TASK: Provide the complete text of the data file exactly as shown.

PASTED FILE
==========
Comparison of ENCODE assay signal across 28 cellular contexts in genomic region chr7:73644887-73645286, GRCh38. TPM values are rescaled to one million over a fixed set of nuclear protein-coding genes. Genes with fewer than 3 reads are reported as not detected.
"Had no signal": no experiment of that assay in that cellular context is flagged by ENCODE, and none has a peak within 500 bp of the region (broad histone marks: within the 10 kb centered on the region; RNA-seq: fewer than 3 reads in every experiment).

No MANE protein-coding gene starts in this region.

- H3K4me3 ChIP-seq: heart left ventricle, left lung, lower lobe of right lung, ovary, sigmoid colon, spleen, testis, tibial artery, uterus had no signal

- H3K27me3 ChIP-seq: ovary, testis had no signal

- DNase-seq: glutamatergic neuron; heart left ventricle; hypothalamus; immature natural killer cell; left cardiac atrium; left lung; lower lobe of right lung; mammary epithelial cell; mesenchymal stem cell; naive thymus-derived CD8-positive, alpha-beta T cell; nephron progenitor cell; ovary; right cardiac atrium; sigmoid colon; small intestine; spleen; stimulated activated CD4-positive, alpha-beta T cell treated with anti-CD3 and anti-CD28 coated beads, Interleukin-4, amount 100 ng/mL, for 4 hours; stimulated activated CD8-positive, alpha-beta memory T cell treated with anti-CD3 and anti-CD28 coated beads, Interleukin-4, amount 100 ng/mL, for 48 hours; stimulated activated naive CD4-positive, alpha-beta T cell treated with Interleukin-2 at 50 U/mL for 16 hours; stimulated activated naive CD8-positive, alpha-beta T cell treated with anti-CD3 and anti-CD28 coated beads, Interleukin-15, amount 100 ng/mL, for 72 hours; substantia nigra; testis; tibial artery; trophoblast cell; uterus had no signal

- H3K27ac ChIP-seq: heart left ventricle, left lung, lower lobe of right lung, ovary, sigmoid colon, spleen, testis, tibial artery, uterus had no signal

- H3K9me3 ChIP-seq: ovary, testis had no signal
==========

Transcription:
Comparison of ENCODE assay signal across 28 cellular contexts in genomic region chr7:73644887-73645286, GRCh38. TPM values are rescaled to one million over a fixed set of nuclear protein-coding genes. Genes with fewer than 3 reads are reported as not detected.
"Had no signal": no experiment of that assay in that cellular context is flagged by ENCODE, and none has a peak within 500 bp of the region (broad histone marks: within the 10 kb centered on the region; RNA-seq: fewer than 3 reads in every experiment).

No MANE protein-coding gene starts in this region.

- H3K4me3 ChIP-seq: heart left ventricle, left lung, lower lobe of right lung, ovary, sigmoid colon, spleen, testis, tibial artery, uterus had no signal

- H3K27me3 ChIP-seq: ovary, testis had no signal

- DNase-seq: glutamatergic neuron; heart left ventricle; hypothalamus; immature natural killer cell; left cardiac atrium; left lung; lower lobe of right lung; mammary epithelial cell; mesenchymal stem cell; naive thymus-derived CD8-positive, alpha-beta T cell; nephron progenitor cell; ovary; right cardiac atrium; sigmoid colon; small intestine; spleen; stimulated activated CD4-positive, alpha-beta T cell treated with anti-CD3 and anti-CD28 coated beads, Interleukin-4, amount 100 ng/mL, for 4 hours; stimulated activated CD8-positive, alpha-beta memory T cell treated with anti-CD3 and anti-CD28 coated beads, Interleukin-4, amount 100 ng/mL, for 48 hours; stimulated activated naive CD4-positive, alpha-beta T cell treated with Interleukin-2 at 50 U/mL for 16 hours; stimulated activated naive CD8-positive, alpha-beta T cell treated with anti-CD3 and anti-CD28 coated beads, Interleukin-15, amount 100 ng/mL, for 72 hours; substantia nigra; testis; tibial artery; trophoblast cell; uterus had no signal

- H3K27ac ChIP-seq: heart left ventricle, left lung, lower lobe of right lung, ovary, sigmoid colon, spleen, testis, tibial artery, uterus had no signal

- H3K9me3 ChIP-seq: ovary, testis had no signal